One of the classic forms of embracing failure in sport is not only accepting defeat graciously, but even instigating defeat. When the honesty of the moment calls for it. One of the crowd favourite examples is Jack Sock’s alerting Lleyton Hewitt to a miscall in an ITF match. He might have lost the point, but he won the unmatched adoration of the crowd and thousands of YouTube viewers. (thanks Isley)
It’s one thing to “rise each time you fall”, but to rise to the occasion when someone else falls is a whole ‘nother level of embracing failure. Especially if that failure is your own dream that you have worked your whole life for. New Zealand’s Nikki Hamblin may have lost the Olympic race, but definitely won a gold medal for Olympic spirit.
The 2016 Rio Games have provided plenty of dazzling examples of embracing failure, but few more dramatic than Shaunae Miller’s finish to win gold in the 400m. Literally, throwing everything she had into the race.
Asalha Puja today is a Theravada Buddhist festival also known as Dharma Day, is one of its most important festivals, celebrating the Buddha’s first sermon which is laid out “the central doctrine of the four noble truths” which very much embraced failure. (thanks Cori)
- “The central importance of dukkha in Buddhist philosophy is not intended to present a pessimistic view of life, but rather to present a realistic practical assessment of the human condition—that all beings must experience suffering and pain at some point in their lives, including the inevitable sufferings of illness, aging, and death. Contemporary Buddhist teachers and translators emphasize that while the central message of Buddhism is optimistic, the Buddhist view of our situation in life (the conditions that we live in) is neither pessimistic nor optimistic, but realistic.”
May all your failures take you a step closer to enlightenment.
The saying goes that it is easy to be a “good winner”, but a lot harder to be a “good loser”. You don’t get much better loser than Mike Pantangco, Mixed Martial Arts fights in Prison City Fight League…
- “Patango was winning the fight and backs off and taps out. And he told us why he forfeited a fight he was winning. ‘I just feel that there’s no point in fighting him because he didn’t train against me and I didn’t train for him and I just feel like we’re amateur fighters. We don’t get money. We don’t get paid,’ said Pantangco in a heavy accent. ‘And I know that the only thing [that’d happen] is him to go to the hospital or get hurt. I just feel terrible so I’m just going to give him the win.’"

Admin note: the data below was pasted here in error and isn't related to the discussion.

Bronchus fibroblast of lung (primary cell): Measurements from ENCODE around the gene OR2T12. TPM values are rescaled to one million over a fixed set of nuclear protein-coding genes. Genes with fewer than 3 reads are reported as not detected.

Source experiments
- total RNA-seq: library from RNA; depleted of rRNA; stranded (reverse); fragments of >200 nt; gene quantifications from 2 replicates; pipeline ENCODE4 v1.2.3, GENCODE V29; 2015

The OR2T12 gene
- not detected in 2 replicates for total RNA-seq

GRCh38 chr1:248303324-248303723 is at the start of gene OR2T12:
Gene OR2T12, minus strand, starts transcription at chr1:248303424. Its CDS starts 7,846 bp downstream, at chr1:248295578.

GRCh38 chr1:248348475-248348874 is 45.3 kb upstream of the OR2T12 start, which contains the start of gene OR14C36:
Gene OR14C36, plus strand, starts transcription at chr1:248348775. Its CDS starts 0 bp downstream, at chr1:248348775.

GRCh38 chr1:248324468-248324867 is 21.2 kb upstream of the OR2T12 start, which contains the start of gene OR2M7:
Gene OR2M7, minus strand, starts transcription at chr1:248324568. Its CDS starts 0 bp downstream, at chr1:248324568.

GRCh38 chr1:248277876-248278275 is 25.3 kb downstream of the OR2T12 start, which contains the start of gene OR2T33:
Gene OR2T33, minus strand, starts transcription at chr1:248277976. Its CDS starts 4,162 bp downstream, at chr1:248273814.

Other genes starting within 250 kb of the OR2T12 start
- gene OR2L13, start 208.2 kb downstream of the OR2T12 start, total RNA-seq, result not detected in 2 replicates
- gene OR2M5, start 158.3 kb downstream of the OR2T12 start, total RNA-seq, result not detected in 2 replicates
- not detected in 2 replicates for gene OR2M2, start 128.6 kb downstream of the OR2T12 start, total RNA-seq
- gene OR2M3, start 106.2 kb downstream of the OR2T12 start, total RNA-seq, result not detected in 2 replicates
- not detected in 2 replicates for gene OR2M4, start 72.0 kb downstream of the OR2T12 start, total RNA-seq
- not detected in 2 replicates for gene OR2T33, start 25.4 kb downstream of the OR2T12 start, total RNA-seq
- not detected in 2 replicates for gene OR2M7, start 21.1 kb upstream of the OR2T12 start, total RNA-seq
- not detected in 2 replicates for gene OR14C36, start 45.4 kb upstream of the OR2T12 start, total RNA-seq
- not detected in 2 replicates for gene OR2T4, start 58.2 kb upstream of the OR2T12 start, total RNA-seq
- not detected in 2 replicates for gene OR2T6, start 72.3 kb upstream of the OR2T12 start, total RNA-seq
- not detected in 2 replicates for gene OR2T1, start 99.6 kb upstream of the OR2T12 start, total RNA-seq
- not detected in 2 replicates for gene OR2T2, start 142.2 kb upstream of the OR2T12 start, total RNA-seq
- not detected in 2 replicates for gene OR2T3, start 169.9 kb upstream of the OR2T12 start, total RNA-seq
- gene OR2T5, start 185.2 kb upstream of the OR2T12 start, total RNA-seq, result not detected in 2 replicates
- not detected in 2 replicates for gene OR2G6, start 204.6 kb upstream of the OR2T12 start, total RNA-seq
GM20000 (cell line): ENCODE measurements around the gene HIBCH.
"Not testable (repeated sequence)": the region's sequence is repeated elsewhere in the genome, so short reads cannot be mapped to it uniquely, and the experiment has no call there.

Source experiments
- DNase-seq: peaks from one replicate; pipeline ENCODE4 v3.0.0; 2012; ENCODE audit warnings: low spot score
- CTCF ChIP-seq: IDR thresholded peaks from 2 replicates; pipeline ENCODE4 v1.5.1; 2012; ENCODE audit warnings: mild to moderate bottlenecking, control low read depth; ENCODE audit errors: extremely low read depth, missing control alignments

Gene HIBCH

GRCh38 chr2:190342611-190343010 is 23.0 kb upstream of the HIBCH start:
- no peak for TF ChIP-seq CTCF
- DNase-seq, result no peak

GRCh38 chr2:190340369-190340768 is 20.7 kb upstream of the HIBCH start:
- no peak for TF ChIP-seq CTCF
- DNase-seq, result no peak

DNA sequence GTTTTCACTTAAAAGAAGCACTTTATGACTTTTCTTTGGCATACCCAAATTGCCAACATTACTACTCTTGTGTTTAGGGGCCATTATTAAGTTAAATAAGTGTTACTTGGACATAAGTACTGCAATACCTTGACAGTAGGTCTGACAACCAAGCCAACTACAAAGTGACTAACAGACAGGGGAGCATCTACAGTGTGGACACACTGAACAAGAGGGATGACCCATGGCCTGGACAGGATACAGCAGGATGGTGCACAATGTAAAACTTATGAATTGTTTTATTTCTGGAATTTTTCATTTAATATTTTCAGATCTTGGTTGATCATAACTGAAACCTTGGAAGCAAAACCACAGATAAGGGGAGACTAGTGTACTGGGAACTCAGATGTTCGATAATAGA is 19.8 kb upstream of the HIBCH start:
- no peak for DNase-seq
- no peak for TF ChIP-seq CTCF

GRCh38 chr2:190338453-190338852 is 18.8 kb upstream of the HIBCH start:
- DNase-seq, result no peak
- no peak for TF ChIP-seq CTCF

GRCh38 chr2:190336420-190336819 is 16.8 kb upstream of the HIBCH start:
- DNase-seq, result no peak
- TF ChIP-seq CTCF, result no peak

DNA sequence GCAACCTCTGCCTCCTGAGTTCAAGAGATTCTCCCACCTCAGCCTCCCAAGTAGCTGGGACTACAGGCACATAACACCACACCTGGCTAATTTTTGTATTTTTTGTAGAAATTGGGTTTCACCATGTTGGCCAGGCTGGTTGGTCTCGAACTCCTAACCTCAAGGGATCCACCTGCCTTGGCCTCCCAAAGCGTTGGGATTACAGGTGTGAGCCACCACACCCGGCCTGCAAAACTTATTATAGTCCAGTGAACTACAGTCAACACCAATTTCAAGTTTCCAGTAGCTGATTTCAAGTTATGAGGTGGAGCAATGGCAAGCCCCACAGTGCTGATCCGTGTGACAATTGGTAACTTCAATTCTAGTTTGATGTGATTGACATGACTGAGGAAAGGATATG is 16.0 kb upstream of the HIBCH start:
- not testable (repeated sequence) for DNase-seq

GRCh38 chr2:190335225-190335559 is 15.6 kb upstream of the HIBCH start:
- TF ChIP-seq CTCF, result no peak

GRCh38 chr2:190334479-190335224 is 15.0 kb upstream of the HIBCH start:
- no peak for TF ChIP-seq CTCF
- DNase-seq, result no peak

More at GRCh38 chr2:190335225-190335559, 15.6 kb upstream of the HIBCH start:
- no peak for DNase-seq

Winner of the embracing failure gold medal for character and sportsmanship.
Olympic Day today celebrates the Olympic spirit. Yes, many will seek the dream of their life’s work to be crowned Olympic champion. But the spirit of the Games extends far beyond the grand prize. Baron Pierre de Coubertin comments, "The most important thing in the Olympic Games is not winning but taking part; the essential thing in life is not conquering but fighting well."
As Seth says in his post “Cheering when you lose”…
- “Who is waiting at the finish line, and who will be cheering for you at the final banquet, even when you don’t win? Especially when you don’t win…I’m not talking about the sometime fan who rewards the winner, or the logo-wearing baseball fan who shows up when the team is in contention… I’m wondering about the person that is in it for your effort and your passion and your tears. Almost nothing is more important to the artist who dares to leap.”
And leaping is exactly what Russia’s Olga Graf did at the medal ceremony for the women’s speed skating 3000m medal podium (see above). The saying goes “2nd place is the 1st loser”. I guess that goes double for the 3rd place bronze finish. But don’t tell that to Olga.
Commencement season again and the theme of embracing failure will definitely be making it into plenty of valedictory and honorary speeches. And if there is anyone who has milked such a theme, it is Pema Chonron. Not only did she make it the topic of her Naropa University address, but she also published the talk into a book (with each page being about 2 sentences) and then also posted it on YouTube (and instead of just posting it, she chopped it up into a dozen short clips).
I bought “Fail Fail Again Fail Better” because I consider buying almost any book on failure and I was sold by the imprimatur of the “Forward” [sic] written by Seth Godin (the best part of the book). As much as I’m loathe to criticise a Buddhist nun, it is really a weak treatment. But, here are a few excerpts that I did appreciate…
- “Fail again, fail better. It’s like how to get good at holding the rawness of vulnerability in your heart. Or how to get good at welcoming the ‘unwelcome’…There are usually two ways that we deal with [failure]. We either blame it on someone else or some other – the organisation, our boss, or partners, whatever…The other really common thing…is that we feel really bad about ourselves and label ourselves ‘a failure’…Out of that very same space of vulnerability and rawness and the failing of failure can come our best human qualities or bravery, kindness, the ability to really care about each other, the ability to reach out to each other.”
She also recounts a fun story of an old man who responds to the fortunes of life with unflappable equanimity. First, the prized horse of the old man and his family runs away. The wife is horrified and exclaims, “This is the worst thing ever!” The old man replies, “Maybe yes, maybe no.” The next day, the horse returns with a mare. The wife proclaims, “This is the best thing ever.” The old man replies, “Maybe yes, maybe no.” Then the new horse breaks their son’s leg…”worst thing…”…”maybe yes, maybe…” And this goes on and on with each piece of bad news leading to a silver lining and each piece of good news leading to a complication or problem.
Was this a good treatment of “embracing failure”? Maybe yes, maybe no.